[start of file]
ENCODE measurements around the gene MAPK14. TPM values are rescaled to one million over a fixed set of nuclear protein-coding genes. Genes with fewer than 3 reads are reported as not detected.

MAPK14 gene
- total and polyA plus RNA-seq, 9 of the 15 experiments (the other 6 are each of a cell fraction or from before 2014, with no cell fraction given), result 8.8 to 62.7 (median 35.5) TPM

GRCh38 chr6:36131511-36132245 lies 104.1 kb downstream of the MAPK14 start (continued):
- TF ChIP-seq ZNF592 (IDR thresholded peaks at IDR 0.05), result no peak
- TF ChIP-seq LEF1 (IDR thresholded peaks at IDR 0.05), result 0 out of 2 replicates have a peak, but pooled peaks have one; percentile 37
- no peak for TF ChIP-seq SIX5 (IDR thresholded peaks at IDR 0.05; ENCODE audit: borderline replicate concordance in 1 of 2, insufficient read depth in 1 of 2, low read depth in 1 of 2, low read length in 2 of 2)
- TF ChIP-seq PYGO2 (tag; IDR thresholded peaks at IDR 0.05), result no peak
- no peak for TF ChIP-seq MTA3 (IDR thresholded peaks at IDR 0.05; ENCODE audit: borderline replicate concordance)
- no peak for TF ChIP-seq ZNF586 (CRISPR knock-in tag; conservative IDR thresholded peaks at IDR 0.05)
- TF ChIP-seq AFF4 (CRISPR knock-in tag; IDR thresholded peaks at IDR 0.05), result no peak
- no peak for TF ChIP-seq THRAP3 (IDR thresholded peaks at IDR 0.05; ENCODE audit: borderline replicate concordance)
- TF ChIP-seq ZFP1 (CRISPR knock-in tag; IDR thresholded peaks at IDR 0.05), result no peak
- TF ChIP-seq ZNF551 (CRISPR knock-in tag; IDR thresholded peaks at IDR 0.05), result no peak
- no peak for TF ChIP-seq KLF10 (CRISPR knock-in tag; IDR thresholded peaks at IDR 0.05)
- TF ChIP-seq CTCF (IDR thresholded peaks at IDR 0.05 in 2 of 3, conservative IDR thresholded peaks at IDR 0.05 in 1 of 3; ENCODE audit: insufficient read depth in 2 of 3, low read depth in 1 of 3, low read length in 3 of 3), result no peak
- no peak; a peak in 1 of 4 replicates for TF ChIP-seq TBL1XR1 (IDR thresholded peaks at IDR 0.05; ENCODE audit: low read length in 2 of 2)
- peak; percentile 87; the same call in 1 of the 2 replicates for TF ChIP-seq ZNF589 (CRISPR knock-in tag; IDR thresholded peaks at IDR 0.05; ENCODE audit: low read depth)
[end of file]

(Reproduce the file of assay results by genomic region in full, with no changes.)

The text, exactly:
ENCODE measurements around the gene MAPK14. TPM values are rescaled to one million over a fixed set of nuclear protein-coding genes. Genes with fewer than 3 reads are reported as not detected.

MAPK14 gene
- total and polyA plus RNA-seq, 9 of the 15 experiments (the other 6 are each of a cell fraction or from before 2014, with no cell fraction given), result 8.8 to 62.7 (median 35.5) TPM

GRCh38 chr6:36131511-36132245 lies 104.1 kb downstream of the MAPK14 start (continued):
- TF ChIP-seq ZNF592 (IDR thresholded peaks at IDR 0.05), result no peak
- TF ChIP-seq LEF1 (IDR thresholded peaks at IDR 0.05), result 0 out of 2 replicates have a peak, but pooled peaks have one; percentile 37
- no peak for TF ChIP-seq SIX5 (IDR thresholded peaks at IDR 0.05; ENCODE audit: borderline replicate concordance in 1 of 2, insufficient read depth in 1 of 2, low read depth in 1 of 2, low read length in 2 of 2)
- TF ChIP-seq PYGO2 (tag; IDR thresholded peaks at IDR 0.05), result no peak
- no peak for TF ChIP-seq MTA3 (IDR thresholded peaks at IDR 0.05; ENCODE audit: borderline replicate concordance)
- no peak for TF ChIP-seq ZNF586 (CRISPR knock-in tag; conservative IDR thresholded peaks at IDR 0.05)
- TF ChIP-seq AFF4 (CRISPR knock-in tag; IDR thresholded peaks at IDR 0.05), result no peak
- no peak for TF ChIP-seq THRAP3 (IDR thresholded peaks at IDR 0.05; ENCODE audit: borderline replicate concordance)
- TF ChIP-seq ZFP1 (CRISPR knock-in tag; IDR thresholded peaks at IDR 0.05), result no peak
- TF ChIP-seq ZNF551 (CRISPR knock-in tag; IDR thresholded peaks at IDR 0.05), result no peak
- no peak for TF ChIP-seq KLF10 (CRISPR knock-in tag; IDR thresholded peaks at IDR 0.05)
- TF ChIP-seq CTCF (IDR thresholded peaks at IDR 0.05 in 2 of 3, conservative IDR thresholded peaks at IDR 0.05 in 1 of 3; ENCODE audit: insufficient read depth in 2 of 3, low read depth in 1 of 3, low read length in 3 of 3), result no peak
- no peak; a peak in 1 of 4 replicates for TF ChIP-seq TBL1XR1 (IDR thresholded peaks at IDR 0.05; ENCODE audit: low read length in 2 of 2)
- peak; percentile 87; the same call in 1 of the 2 replicates for TF ChIP-seq ZNF589 (CRISPR knock-in tag; IDR thresholded peaks at IDR 0.05; ENCODE audit: low read depth)